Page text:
We left Fakarava in awe of the place and headed for an atoll that Tripp had visited on his way to Tahiti to meet me, Tahanea. Tahanea is a mostly uninhabited atoll but it is home to seasonal copra workers. Copra is essentially mature coconut that is dried and sent to factories where it is pressed for its oil. It’s a highly subsidized industry in French Polynesia and workers are paid far higher than market price demands. In return, shipping vessels have incentive to visit small islands they would otherwise pass and people who live on the islands have incentive to stay put versus heading to Tahiti to find a job. Even the uninhabited Tahanea gets a somewhat regular visit from a cargo vessel to pick up copra and they bring much needed goods to the workers in return.
When we arrived the atoll did, in fact, seem uninhabited and we set out to see what there was to see on the deserted islands. We explored the motus, cutting across their forested interiors and walking along their reef fringed exteriors. Gaff and machete in hand we wandered aimlessly, drinking coconut water to fuel the spirit of adventure. We had no destination and no goal. That kind of freedom, unbridled curiosity, and exploration outdoors brought out the kid in me. I had flashes to my childhood of wandering the maritime forests of Hilton Head with my brother, both of us on a mission with no clear objective, but on a mission nonetheless. I relished the feeling and embraced the spirit as we carried out our missionless mission in Tahanea. We found urchins and eels and sea stars and birds nests and more. We found nature and the joy that comes from immersing yourself in it.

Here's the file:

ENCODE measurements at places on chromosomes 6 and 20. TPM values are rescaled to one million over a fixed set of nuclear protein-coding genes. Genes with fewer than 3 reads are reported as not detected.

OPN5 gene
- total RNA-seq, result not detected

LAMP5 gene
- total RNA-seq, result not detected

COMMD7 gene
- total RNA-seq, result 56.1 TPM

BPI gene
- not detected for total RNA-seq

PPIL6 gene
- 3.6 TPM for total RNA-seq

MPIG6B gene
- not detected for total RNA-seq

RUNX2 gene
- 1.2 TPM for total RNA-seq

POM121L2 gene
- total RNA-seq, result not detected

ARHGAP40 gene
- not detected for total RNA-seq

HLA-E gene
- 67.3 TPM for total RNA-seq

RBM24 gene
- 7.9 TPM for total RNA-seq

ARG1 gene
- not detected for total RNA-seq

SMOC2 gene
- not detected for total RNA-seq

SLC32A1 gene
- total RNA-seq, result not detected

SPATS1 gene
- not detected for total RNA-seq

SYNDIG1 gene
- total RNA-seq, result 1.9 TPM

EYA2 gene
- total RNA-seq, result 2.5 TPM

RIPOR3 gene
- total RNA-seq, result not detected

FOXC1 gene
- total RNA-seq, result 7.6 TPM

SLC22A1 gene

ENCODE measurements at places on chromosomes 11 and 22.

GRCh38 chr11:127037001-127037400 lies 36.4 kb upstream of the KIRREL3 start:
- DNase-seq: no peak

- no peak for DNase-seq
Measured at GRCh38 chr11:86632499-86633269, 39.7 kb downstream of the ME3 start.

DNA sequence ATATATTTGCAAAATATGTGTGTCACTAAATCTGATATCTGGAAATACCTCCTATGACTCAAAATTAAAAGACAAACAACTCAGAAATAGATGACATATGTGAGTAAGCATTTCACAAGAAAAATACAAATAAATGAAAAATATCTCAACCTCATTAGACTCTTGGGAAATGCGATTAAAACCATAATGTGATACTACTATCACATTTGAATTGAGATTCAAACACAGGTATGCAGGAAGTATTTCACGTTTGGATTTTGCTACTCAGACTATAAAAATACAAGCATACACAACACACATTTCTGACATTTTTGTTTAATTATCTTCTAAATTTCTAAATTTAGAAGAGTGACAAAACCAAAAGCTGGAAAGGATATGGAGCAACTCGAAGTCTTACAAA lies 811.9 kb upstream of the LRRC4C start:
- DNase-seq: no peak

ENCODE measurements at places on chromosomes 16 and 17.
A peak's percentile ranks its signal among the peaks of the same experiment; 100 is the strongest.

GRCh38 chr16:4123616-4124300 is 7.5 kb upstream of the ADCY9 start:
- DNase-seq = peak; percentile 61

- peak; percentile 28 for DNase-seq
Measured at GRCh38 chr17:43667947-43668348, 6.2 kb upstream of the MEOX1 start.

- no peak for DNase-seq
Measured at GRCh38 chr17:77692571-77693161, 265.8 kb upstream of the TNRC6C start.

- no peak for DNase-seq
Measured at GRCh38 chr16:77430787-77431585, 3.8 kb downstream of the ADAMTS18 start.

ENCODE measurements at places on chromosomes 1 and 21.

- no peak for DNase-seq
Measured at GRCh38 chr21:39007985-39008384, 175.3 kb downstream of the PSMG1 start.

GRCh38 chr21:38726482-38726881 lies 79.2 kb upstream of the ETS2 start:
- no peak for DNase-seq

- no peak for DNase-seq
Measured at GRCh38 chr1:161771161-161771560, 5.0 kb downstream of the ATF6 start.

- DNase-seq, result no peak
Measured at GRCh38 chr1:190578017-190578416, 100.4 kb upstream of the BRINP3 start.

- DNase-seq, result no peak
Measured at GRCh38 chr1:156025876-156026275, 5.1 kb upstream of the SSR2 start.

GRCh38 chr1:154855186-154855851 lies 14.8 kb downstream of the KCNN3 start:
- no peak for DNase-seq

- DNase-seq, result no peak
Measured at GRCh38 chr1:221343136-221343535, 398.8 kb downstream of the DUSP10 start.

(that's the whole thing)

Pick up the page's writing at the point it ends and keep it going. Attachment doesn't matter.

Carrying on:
There were a few other sail boats anchored nearby, one of which was a group of Aussies our age who had noticed our galavanting. They stopped by to see what we were up to. It turns out they too were on the hunt for local delicacies and had learned some lobster trade secrets from a local man named Miano. Lobster hunting was on our Tahanean-to-do list so we swapped info and promised to share any lobster we found. Tripp and I set out that night to the exterior reef of the island in search of lobster. It’s hard to think of a comparable experience to the exterior reef. You walk through knee deep water at night while ocean waves crash around you and you navigate a strange nocturnal garden of small pink and yellow corals adorned with bright green algaes. There are green parrot fish and black tip sharks swimming in the shallows with you, both of which dart off when your head lamp catches them. In theory there are also lobsters but we didn’t see any, let alone catch any. The Australians did manage to snag one and apparently Miano went out as well and found only two lobsters. His two lobsters came after claims of regularly finding 40 in a night though. Perhaps he’s prone to exaggeration or maybe it was just a bad night for lobstering. The latter makes our non-existent haul feel more acceptable.